The case was filed against the federal government by Republican governors and attorneys general who claim that the ACA, aka Obamacare, is unconstitutional, a position also endorsed by US President Donald Trump’s administration. The recent hearing comes after lower court US District Judge Reed O’Connor dismissed Obama’s 2012 health care initiative as unconstitutional last year. O’Connor’s decision came after Trump signed a law in 2017 that eliminated a tax penalty under the ACA that requires all Americans to purchase health insurance or be penalized when filing taxes. O’Connor ruled that the removal of the tax rendered the whole of the ACA unconstitutional, but the ACA’s supporters disagree.
“So the politics of this whole health care issue with the ACA … is very interesting,” Luqman said. “Let’s say the Republicans prevail and get the court in New Orleans to uphold the unconstitutionality of the ACA, and presumably the headlines will read ‘The ACA is unconstitutional.’ Even though the ACA will not be immediately dismantled, because what will happen, in that event, [is that] the Democrats will immediately appeal the New Orleans court decision, and it goes to the Supreme Court.”
“So, nothing really happens with the law if the Republicans prevail in upholding the unconstitutionality of the ACA,” Luqman explained. “But politically, it would be a major win for the Republicans in 2020, giving them the talking point that they came one step closer on delivering on their promise to appeal [against] Obamacare, even though millions of their own constituents rely on the ACA, especially for covering preexisting conditions.”
“If the Republicans prevail, they’ve got a great talking point. But at the same time, if the court in New Orleans sides with the Democrats and does not hold the ACA to be unconstitutional, the Republicans can still say, ‘See, we are trying to deliver on this promise to appeal the ACA, and the Democratic courts won’t let us do it,’” Luqman added.
A 2012 Supreme Court ruling upheld the ACA but gave states the option to not participate in the law’s Medicaid expansion, allowing governors and state legislatures to make those decisions. Trump has pledged to repeal and replace Obamacare since the early days of his administration.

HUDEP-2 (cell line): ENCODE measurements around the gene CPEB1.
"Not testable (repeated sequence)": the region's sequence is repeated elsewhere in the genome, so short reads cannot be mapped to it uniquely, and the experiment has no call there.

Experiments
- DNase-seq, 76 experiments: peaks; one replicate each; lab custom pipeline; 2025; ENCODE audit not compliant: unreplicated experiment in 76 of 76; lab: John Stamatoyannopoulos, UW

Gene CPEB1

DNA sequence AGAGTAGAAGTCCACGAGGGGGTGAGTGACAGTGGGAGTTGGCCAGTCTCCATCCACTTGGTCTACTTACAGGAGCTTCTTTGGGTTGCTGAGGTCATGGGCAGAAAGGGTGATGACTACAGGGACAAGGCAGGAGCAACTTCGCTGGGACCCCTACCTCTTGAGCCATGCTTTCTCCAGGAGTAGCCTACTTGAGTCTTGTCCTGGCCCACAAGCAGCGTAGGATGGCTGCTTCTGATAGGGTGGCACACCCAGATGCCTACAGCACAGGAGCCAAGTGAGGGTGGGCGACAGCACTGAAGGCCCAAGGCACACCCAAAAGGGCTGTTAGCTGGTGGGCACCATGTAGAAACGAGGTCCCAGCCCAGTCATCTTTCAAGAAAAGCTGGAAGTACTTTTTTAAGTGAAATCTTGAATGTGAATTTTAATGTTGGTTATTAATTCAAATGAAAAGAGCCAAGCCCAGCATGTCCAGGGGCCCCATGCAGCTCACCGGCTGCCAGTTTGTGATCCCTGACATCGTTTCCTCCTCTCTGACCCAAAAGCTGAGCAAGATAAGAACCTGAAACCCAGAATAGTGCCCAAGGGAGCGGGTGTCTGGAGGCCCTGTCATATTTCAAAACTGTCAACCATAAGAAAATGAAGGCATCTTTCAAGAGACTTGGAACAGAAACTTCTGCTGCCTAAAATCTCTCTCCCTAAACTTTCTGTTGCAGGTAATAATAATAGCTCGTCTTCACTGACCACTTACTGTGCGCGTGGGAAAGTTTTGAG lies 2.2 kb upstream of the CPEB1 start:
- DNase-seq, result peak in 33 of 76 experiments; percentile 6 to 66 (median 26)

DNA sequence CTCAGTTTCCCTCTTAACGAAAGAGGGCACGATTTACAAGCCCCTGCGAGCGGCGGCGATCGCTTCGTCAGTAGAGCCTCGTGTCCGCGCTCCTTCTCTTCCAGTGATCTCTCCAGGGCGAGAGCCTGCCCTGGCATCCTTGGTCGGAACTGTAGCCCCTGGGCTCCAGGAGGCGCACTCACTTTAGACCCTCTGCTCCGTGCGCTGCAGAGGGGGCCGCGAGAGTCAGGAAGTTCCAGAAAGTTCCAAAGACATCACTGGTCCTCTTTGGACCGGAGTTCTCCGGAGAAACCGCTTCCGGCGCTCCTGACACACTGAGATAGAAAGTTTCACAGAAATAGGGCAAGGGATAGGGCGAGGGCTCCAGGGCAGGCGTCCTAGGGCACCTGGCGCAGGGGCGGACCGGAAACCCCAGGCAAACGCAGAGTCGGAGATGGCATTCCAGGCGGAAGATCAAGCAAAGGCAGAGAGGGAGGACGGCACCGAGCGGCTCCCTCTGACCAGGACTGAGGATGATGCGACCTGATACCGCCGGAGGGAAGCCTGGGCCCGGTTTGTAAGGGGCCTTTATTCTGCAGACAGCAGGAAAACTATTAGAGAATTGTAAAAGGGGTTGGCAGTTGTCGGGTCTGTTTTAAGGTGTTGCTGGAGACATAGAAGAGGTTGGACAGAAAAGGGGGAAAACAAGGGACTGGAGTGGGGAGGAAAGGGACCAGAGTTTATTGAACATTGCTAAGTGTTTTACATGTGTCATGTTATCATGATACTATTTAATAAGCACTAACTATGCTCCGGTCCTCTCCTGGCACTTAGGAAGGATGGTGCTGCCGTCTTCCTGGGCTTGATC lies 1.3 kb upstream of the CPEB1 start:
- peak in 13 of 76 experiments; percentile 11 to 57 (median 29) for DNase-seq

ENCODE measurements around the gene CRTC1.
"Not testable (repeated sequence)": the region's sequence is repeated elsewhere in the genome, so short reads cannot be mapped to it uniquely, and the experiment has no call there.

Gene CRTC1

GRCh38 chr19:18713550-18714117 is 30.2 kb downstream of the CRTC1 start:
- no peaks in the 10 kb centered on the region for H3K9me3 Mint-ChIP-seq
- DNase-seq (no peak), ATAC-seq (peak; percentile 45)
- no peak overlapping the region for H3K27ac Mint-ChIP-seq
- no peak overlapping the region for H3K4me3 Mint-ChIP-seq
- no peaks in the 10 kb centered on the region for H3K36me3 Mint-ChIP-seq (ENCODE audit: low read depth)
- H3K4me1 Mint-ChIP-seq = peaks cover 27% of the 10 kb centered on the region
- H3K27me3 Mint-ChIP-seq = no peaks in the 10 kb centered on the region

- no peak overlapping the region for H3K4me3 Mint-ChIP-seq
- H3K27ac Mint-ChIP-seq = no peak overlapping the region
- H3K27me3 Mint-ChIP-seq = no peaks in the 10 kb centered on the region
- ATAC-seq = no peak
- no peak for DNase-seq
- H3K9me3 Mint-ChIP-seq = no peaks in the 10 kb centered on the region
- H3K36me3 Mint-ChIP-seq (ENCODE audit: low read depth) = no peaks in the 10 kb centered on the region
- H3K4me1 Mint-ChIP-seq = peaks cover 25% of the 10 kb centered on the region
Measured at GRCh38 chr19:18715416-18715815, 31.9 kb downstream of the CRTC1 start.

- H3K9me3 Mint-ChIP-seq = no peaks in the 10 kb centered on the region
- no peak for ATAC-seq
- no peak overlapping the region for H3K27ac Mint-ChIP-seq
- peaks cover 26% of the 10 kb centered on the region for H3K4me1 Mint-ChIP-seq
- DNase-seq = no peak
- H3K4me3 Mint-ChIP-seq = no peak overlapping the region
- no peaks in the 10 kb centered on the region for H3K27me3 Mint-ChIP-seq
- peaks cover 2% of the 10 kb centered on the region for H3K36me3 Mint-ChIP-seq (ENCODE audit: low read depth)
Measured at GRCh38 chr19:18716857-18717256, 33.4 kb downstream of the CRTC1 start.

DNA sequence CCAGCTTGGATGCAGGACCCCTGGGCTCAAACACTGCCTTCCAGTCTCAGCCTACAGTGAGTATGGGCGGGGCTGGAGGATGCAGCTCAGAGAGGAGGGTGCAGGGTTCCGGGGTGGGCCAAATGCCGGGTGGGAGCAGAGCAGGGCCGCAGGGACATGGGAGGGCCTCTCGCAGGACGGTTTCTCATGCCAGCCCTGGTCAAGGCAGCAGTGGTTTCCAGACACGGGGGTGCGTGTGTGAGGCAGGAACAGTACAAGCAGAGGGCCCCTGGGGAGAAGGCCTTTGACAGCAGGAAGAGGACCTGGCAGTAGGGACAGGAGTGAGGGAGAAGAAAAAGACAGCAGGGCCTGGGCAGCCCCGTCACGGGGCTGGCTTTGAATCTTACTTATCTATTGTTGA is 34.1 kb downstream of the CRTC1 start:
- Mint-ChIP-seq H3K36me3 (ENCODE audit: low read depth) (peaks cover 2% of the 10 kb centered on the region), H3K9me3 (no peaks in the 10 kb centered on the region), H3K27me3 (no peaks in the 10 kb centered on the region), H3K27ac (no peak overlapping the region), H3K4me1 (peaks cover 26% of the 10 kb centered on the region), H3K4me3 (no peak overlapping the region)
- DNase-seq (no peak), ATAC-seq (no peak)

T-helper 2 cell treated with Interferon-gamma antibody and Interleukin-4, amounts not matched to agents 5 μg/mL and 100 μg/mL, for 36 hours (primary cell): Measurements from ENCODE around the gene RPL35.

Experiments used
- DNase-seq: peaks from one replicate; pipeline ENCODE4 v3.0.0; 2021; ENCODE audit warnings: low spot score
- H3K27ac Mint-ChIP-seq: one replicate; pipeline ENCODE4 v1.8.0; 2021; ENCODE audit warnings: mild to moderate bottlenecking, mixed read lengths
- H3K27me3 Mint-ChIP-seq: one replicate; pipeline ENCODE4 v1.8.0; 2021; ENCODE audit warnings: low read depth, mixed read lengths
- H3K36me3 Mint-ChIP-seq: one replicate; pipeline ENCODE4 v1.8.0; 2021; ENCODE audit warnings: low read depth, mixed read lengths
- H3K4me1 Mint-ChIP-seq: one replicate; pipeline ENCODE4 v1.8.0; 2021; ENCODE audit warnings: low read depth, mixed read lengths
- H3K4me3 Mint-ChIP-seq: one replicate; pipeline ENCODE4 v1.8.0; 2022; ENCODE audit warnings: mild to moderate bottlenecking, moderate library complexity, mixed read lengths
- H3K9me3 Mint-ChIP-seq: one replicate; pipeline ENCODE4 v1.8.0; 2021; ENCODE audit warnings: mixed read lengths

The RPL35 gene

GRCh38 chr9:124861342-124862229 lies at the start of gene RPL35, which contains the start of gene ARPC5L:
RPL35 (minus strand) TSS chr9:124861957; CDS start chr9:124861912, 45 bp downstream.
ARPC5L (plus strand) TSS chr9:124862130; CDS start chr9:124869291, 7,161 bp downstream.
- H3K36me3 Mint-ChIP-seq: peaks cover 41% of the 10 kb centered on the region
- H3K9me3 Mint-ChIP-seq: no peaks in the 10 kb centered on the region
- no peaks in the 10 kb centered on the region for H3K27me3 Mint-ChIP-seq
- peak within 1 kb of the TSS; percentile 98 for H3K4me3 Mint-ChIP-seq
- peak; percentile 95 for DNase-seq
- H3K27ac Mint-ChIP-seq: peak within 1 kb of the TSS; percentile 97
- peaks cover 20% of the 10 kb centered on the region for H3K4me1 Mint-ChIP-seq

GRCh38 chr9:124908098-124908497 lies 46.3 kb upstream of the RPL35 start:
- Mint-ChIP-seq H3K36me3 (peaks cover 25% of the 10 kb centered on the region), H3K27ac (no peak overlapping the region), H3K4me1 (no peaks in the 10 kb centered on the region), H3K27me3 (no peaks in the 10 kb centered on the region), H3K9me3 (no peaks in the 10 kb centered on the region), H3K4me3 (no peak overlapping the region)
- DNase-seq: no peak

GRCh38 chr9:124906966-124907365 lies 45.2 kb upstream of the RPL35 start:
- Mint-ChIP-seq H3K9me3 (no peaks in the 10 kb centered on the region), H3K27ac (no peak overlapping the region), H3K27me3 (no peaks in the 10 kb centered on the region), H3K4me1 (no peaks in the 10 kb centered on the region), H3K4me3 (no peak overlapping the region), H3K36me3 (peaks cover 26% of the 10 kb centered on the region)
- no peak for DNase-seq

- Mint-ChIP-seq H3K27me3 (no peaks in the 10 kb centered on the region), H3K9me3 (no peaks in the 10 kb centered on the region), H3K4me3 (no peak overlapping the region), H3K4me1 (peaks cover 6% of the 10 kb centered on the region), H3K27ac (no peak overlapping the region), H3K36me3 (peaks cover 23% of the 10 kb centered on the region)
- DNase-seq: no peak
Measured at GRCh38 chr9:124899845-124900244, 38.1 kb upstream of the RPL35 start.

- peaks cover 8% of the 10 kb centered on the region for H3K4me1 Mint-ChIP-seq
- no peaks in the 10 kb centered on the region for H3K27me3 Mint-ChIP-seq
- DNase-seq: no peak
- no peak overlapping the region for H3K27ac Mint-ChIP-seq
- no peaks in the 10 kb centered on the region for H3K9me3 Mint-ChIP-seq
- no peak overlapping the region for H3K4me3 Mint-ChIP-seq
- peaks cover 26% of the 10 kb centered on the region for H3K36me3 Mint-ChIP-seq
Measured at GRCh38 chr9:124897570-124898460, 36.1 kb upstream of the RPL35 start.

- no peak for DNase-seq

“It’s a double-edged sword. It delivers them this talking point they’ve been harping on for the past 10 years of repeal and replace Obamacare. But at the same time, the Democrats have been able to make inroads into this Republican base on the basis of the need for health care; Medicare-for-all is actually very popular among Republican voters. So, if the Democrats play this right … on Medicare-for-all, they can turn this talking [point] in their favor,” Luqman explained.
“The thing is, I am not confident that the Democrats are going to be that smart. I hope they will. I think [Vermont US Senator and 2020 Democratic presidential candidate] Bernie Sanders will be. But the Democratic Party, I’m not so sure.”
So, what exactly does Medicare-for-all entail?
The system would be a “single-payer” plan, which means that the US government would pay for any health expenses, eliminating all the other payers in the current US health care system, from insurance companies to state governments. In the US, Medicare and the Veterans Health Administration are examples of single-payer systems.
By contrast, people who are covered under employer-sponsored health plans or individual market health plans in the US are not participating in a single-payer system because thousands of different private insurance companies are paying their health claims.
“The answer to all of this, that eliminates all of the ambiguity and constitutional arguments, honestly is Medicare-for-all. Truthfully, it’s universal health care, but let’s just stick with the policy platforms that the Democratic candidates have now, and that’s Medicare-for-all. And honestly, the only candidates that are really advocating Medicare-for-all are Bernie Sanders and [Massachusetts Senator and 2020 Democratic presidential candidate] Elizabeth Warren, unequivocally. And I think even Warren walked back some of her support on it, but this is where Sanders is very clear, and the Democratic Party is very reticent. Because if you have a Medicare-for-all system, in which no one gets fined if they don’t have it because everyone is covered, then all of these arguments go away. But this is not something the Democratic Party wants to commit to, because they are still beholden to health insurance [companies],” Luqman explained.